Google glass is one of the most anticipated gadgets in the technology realm right now, and for good reason. The headset, which allows users to wear a small computerized device over their forehead (similar to a set of sunglasses) allows people to experience a new type of augmented reality — a technological layover of the real world, unlike anything anyone has seen before outside of science fiction films.
With all this in mind, we here at LeatherUp are left to wonder just what purpose, if any, the device that is simply known as ‘glass’ will have for motorcycle riders in the future. Google Glass, set to debut later this year, could provide riders with a better, safer way to navigate through unknown territory, as well as a more intuitive method for listening to music, recording video and taking and answering phone calls in a much safer way. It could also get some riders hurt by staring at a screen instead of the road.
By simply slipping “Google Glass” on under you helmet you could call up Google Maps to show you the best route home; suggest places of interest and dining options on your long journeys throughout the country; and could even ask it to help you record your journey through video, showing your friends and family your long (or short) road trips in ways never before thought possible.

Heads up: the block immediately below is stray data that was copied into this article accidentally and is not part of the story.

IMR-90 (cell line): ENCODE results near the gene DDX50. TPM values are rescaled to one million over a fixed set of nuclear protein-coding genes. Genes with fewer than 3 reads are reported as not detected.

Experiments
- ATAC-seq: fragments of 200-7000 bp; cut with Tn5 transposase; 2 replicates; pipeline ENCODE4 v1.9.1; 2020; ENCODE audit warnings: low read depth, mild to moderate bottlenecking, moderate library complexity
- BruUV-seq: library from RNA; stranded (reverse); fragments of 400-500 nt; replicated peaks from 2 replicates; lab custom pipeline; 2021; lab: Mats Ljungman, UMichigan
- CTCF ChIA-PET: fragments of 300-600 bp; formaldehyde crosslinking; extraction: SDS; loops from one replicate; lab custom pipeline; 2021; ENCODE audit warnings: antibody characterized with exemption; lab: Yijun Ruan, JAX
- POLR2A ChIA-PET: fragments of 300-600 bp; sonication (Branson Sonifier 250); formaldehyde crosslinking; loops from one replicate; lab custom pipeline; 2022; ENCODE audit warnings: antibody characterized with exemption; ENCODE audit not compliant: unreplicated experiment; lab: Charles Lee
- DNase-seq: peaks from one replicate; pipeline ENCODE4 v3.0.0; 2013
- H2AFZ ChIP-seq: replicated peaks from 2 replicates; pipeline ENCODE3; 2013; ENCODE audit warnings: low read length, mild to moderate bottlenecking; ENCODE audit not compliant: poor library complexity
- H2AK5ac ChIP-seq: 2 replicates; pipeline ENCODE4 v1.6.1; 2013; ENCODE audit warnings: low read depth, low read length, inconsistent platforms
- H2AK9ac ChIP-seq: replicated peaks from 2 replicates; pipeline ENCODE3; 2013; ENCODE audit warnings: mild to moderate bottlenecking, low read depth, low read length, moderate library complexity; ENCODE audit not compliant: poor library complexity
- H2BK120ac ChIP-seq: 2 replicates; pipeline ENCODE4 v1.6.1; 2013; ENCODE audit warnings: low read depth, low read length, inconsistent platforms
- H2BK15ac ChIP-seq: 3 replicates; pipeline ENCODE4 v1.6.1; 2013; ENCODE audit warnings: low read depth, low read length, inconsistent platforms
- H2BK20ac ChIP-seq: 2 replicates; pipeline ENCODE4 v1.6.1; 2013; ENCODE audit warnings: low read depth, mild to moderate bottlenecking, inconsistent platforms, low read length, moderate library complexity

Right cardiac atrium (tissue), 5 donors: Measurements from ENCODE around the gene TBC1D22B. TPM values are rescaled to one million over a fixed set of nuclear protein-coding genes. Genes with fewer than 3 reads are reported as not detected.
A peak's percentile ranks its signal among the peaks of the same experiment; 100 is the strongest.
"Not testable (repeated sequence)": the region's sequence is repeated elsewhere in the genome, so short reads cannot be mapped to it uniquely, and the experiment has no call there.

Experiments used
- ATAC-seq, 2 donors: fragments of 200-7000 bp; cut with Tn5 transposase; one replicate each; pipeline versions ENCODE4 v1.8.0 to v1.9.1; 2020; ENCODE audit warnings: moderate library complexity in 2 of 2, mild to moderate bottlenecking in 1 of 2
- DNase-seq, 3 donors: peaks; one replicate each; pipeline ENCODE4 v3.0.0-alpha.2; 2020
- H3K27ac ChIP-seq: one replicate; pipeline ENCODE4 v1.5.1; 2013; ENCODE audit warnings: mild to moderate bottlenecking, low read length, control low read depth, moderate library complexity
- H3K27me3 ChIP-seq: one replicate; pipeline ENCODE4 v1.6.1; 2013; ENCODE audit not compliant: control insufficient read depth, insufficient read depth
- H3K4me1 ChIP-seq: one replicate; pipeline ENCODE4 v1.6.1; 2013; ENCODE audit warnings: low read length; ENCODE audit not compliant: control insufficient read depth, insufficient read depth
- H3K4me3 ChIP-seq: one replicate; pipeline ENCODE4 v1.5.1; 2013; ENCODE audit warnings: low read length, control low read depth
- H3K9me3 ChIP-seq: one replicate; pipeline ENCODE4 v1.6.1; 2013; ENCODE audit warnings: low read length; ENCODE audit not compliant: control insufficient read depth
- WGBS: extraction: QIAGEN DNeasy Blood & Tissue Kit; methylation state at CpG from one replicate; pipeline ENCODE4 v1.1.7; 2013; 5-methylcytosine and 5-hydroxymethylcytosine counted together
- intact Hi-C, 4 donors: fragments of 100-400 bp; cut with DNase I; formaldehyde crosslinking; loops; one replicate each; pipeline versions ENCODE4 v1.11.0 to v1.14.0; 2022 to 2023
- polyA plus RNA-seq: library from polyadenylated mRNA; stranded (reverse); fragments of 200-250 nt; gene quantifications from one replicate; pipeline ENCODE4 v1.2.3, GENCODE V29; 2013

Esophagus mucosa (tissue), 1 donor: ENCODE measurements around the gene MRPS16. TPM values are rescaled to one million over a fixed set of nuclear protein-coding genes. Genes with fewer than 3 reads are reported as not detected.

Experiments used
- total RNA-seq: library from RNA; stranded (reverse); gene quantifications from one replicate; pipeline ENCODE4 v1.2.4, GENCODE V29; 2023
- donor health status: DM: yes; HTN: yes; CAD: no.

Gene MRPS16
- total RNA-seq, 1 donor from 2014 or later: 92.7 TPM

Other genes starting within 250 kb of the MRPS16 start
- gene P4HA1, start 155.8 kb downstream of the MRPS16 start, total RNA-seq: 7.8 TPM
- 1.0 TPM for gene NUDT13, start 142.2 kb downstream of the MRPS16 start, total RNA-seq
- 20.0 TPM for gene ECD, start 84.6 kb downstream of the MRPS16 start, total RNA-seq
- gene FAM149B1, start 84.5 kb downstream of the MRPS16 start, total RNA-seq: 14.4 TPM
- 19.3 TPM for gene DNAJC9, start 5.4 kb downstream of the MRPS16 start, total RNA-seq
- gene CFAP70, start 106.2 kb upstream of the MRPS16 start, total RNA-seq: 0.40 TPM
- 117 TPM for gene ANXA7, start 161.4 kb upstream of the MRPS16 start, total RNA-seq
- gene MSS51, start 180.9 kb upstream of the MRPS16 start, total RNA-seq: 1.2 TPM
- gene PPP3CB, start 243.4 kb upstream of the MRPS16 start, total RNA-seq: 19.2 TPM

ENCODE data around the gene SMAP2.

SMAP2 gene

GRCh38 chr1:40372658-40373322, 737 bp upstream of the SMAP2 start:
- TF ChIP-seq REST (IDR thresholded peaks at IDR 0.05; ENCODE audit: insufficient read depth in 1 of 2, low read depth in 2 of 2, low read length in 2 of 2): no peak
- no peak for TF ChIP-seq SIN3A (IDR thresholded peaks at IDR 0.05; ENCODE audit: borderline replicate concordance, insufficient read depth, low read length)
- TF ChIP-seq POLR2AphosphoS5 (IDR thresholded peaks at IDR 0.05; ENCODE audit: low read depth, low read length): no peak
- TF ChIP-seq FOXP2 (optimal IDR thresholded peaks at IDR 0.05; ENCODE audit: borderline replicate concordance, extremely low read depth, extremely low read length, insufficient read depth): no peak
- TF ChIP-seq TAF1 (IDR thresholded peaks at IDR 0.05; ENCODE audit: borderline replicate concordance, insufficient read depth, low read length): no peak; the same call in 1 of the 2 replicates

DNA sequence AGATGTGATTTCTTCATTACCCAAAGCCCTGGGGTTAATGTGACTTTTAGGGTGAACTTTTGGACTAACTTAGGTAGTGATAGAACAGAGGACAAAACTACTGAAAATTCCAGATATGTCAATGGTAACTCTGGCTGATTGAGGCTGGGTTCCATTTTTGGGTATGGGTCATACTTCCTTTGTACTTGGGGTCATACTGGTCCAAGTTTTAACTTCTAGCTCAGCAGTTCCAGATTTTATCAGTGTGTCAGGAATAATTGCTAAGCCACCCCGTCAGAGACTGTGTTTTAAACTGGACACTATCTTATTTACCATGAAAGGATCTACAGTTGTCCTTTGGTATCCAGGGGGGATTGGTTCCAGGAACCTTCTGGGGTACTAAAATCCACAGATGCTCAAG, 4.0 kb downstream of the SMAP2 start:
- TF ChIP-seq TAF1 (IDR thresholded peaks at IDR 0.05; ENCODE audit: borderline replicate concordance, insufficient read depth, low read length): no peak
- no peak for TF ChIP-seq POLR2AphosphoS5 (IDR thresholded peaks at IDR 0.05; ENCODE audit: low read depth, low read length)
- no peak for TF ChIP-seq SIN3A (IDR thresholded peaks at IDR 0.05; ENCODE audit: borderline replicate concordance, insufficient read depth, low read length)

But, one of the things we wonder about is, “will it be safe to use?” LeatherUp already sells a number of Bluetooth-connected helmets and accessories, and several companies have just recently introduced Bluetooth-enabled gloves. An article on Xmotorcycle.com recently reviewed one such headset, in fact, and we agree with the author that safety has to be (and should be) the main focus for any rider.
There is no doubt in my mind that a rider could use technology to better their riding experience, and it could lead to even safer options for some riders out there. Avoiding congesting traffic and taking alternate routes — all suggested by Google Glass — could easily lead to less accidents for riders of all experience levels. Especially when you consider the fact that lane splitting in congested traffic is only legal out here in California. Whether talking to a device and having yet another thing to monitor and pay attention to ends up being a better or worse idea, though, is yet to be clear.
Add to this the simple fact that some of us just want our daily/weekly rides to be about us, a motorcycle, and the open road. There are others out there who want some of the creature comforts of home, such as stereo music, and an always-connected phone or computer-like device, but are they a majority, or even a large group of motorcyclists? That’s something else we’ll just have to patiently wait and watch what happens.
Google Glass will never be for every rider, but for some it could be the start of a very interesting new way to experience the journey from point A to point B. And that’s why we’re going to be one of the first to test it out for you whenever the device gets a more massive release in the near future.
Watch the video of Google Glass in action below, and let us know what you think about this potential new riding accessory below!